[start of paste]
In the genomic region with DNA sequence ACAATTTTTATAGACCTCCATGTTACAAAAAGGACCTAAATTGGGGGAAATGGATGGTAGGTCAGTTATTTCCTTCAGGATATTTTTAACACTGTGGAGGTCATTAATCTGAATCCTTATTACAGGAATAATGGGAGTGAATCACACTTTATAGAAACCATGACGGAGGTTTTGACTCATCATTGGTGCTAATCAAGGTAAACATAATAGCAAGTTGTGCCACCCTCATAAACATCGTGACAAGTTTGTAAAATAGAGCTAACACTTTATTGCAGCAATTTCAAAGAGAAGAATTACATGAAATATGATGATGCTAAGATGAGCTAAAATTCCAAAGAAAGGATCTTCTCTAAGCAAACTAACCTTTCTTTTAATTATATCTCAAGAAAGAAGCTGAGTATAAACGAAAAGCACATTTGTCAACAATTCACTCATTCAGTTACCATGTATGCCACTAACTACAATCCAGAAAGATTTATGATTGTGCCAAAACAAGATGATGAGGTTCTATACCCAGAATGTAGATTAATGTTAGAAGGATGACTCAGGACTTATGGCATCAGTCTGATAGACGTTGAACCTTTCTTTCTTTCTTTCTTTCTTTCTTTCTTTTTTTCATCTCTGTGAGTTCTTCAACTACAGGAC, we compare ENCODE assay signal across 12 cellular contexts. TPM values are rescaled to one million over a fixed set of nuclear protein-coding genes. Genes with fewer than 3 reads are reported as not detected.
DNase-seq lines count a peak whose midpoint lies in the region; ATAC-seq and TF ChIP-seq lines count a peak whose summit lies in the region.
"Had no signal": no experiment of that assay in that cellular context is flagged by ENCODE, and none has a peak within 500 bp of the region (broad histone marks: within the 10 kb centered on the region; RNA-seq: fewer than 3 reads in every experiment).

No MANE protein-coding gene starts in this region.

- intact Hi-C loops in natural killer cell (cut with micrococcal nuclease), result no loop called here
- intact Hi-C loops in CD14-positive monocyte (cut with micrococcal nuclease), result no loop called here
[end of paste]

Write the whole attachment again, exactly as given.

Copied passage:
In the genomic region with DNA sequence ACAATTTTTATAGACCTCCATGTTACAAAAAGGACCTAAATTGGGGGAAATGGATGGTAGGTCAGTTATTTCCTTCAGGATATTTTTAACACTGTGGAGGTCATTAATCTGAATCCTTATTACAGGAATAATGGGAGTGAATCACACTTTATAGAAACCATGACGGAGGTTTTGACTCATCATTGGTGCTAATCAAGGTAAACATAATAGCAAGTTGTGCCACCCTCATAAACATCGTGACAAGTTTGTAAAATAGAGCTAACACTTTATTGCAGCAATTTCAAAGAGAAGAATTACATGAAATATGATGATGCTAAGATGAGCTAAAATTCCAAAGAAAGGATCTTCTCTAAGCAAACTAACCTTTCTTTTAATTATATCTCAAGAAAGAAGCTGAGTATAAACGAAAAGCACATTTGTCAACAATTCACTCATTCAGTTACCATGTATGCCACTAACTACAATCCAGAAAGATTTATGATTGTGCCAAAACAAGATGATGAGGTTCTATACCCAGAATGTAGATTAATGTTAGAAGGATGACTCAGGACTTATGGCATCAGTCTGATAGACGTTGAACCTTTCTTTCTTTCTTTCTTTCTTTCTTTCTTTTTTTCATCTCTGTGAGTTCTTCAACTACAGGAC, we compare ENCODE assay signal across 12 cellular contexts. TPM values are rescaled to one million over a fixed set of nuclear protein-coding genes. Genes with fewer than 3 reads are reported as not detected.
DNase-seq lines count a peak whose midpoint lies in the region; ATAC-seq and TF ChIP-seq lines count a peak whose summit lies in the region.
"Had no signal": no experiment of that assay in that cellular context is flagged by ENCODE, and none has a peak within 500 bp of the region (broad histone marks: within the 10 kb centered on the region; RNA-seq: fewer than 3 reads in every experiment).

No MANE protein-coding gene starts in this region.

- intact Hi-C loops in natural killer cell (cut with micrococcal nuclease), result no loop called here
- intact Hi-C loops in CD14-positive monocyte (cut with micrococcal nuclease), result no loop called here